In 1990 Croatia was, with Slovenia and the Czech Republic, among the most developed Central European transition countries. However, its economic development was burdened by significant war damage, estimated at $37.1 billion, which made its transition to a market economy more difficult. The level of pre-war GDP (1990) was only reached again in 2004, and today’s GDP per capita amounts to 61% of the EU average (2012). The kuna, the national currency, was introduced in 1994.

About 60% of the population live in urban centres, and one in four live in one of the four largest cities (Zagreb, Split, Rijeka, Osijek).

The Baška Tablet, one of the earliest preserved written monuments in Croatian, dated about 1100. This white limestone tablet, which measures 199 x 99.5 x 9 cm, contains the first mention of the word Croatia in Croatian – in the title given to Zvonimir, 'king of the Croats'.

Croatian Revival, by Vlaho Bukovac, the curtain at the Croatian National Theatre in Zagreb. Croatia has 60 professional theatres where more than 8,733 performances were given in 2012 to over 1.7 million viewers. In addition, more than 2,800 performances were put on in children's theatres, and more than 1,100 in amateur theatres.

Celebrating Croatia’s admission into the UN on the main square in Zagreb upon the return of President Tuđman from New York on 24 May 1992. Croatia declared its independence on 25 June 1991, confirmed this decision on 8 October 1991 at the expiration of the moratorium, and was recognised by the international community on 15 January 1992.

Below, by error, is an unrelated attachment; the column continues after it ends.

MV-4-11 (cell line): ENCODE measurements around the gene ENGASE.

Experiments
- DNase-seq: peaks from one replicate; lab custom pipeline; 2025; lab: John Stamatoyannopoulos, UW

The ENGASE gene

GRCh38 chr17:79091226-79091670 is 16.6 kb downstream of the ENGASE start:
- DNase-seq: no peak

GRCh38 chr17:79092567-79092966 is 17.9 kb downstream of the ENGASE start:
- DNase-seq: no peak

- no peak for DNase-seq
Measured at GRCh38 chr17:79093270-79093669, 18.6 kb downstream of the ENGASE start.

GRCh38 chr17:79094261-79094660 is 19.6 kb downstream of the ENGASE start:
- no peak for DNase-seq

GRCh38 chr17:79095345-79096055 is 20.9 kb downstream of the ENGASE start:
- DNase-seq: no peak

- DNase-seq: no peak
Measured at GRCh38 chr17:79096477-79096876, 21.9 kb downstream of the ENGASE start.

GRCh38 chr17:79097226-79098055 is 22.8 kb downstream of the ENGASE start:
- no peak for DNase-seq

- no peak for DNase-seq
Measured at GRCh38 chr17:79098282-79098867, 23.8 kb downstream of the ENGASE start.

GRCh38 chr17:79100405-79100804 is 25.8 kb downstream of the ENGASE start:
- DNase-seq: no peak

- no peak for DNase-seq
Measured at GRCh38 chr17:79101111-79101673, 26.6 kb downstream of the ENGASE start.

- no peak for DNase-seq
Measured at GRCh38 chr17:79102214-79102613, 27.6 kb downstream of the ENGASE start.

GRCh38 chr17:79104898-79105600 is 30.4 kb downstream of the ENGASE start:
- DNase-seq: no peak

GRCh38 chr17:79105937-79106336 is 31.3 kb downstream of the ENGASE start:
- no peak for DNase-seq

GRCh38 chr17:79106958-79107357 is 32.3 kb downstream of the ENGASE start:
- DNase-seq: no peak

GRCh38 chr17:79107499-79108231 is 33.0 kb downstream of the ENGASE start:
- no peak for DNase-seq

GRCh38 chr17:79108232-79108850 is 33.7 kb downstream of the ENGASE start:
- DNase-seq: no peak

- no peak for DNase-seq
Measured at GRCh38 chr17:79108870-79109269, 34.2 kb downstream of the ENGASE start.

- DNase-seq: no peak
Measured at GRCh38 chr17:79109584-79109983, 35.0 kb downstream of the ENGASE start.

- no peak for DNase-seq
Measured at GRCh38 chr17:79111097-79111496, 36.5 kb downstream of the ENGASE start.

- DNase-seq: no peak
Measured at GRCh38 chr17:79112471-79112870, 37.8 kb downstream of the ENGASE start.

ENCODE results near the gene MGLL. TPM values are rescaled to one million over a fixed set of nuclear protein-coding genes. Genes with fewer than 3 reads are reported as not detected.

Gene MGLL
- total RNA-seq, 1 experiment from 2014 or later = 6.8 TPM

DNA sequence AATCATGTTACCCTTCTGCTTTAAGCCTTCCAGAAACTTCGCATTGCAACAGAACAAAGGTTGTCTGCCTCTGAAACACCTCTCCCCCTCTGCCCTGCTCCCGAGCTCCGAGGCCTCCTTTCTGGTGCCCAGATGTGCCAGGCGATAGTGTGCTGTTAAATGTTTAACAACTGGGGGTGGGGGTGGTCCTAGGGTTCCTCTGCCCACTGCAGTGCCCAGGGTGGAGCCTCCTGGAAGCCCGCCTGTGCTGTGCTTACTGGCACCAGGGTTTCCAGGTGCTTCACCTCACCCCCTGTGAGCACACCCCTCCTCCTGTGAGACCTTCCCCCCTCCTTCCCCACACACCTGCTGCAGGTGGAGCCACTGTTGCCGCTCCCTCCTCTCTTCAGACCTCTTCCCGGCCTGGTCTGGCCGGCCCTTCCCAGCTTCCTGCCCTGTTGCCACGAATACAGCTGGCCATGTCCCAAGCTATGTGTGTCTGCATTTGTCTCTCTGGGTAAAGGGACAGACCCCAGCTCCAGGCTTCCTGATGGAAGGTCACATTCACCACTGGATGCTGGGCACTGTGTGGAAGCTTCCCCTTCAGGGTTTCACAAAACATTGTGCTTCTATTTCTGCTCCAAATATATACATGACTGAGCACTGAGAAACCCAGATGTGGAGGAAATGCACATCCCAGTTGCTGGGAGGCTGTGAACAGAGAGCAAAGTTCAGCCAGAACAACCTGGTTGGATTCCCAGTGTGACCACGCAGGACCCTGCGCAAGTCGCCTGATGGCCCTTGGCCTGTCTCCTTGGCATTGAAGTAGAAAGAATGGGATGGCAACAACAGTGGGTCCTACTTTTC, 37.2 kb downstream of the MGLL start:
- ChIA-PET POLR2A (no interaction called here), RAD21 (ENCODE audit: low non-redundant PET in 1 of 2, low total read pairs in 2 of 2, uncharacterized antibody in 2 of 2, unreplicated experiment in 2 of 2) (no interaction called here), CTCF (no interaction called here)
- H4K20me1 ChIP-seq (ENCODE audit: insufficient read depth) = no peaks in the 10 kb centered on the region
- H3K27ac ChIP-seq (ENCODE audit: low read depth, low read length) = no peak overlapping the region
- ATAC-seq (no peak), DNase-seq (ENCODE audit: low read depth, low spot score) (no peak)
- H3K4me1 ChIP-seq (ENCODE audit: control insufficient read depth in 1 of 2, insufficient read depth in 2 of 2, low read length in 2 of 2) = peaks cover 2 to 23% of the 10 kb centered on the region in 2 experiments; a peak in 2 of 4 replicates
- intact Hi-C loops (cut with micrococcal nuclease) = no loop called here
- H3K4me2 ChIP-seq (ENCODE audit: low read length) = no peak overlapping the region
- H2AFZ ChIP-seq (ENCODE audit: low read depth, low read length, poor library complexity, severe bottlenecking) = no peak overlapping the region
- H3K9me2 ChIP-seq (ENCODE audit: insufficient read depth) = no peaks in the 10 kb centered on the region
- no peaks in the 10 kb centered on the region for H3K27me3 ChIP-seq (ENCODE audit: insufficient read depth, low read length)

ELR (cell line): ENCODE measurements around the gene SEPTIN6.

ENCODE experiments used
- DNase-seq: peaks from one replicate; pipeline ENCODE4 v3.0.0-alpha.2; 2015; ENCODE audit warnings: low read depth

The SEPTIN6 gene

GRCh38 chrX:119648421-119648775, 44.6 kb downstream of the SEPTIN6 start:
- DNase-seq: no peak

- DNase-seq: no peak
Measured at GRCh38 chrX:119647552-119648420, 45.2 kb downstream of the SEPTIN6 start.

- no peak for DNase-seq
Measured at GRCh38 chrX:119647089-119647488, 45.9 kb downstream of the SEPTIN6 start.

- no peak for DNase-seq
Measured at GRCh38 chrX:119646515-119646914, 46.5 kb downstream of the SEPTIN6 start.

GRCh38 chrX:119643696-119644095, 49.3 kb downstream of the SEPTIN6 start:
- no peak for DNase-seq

Language

The Croatian language belongs to the South Slavic group of languages. It is the official language of the Republic of Croatia, and is also spoken by Croats in Bosnia and Herzegovina, Serbia (Vojvodina), Montenegro (Bay of Kotor), Austria ...

Adriatic Sea and islands

The Adriatic Sea is the most indented section of the Mediterranean Sea on the continent of Europe. In its present shape, it was formed by the rising of the sea level by 96 metres following the last ice age ...

Legislative power

In accordance with legal tradition, the Croatian Parliament is traditionally titled the Sabor. The oldest preserved records of sessions of the Sabor date back to 1273. Until the 16th century, the Slavonian and Croatian Sabors sat separately, but from 1681 ...

Science

Scientific activities in Croatia are carried out in universities and their component departments, by the scientific institutes, as well as by the Croatian Academy of Sciences and Arts. In 2010, over 11,000 scientists and researchers were employed in 234 scientific ...

The Diaspora

Among European countries, Croatia has one of the most marked and longest traditions of emigration. The first great waves of emigration began as far back as the 15th century, due to the Ottoman threat from the southeast. The results of such ...

Judicial power

Judicial power is exercised by the courts, which are autonomous and independent. According to the law, bodies of state authority are obliged to protect the Constitution and laws confirmed by the legal order of the Republic of Croatia and to guarantee the uniform ...

Nature protection

A large number of protected natural areas and features show that Croatia is a country of exceptional, diverse, and comparatively well-preserved natural beauty, of which some examples, such as the Plitvice Lakes, are famous ...

Croatia in brief

Croatia has been present on the contemporary international political stage since its independence from the Yugoslav Federation, i.e. for a little over two decades, but in terms of history and culture, is one of the oldest European countries ...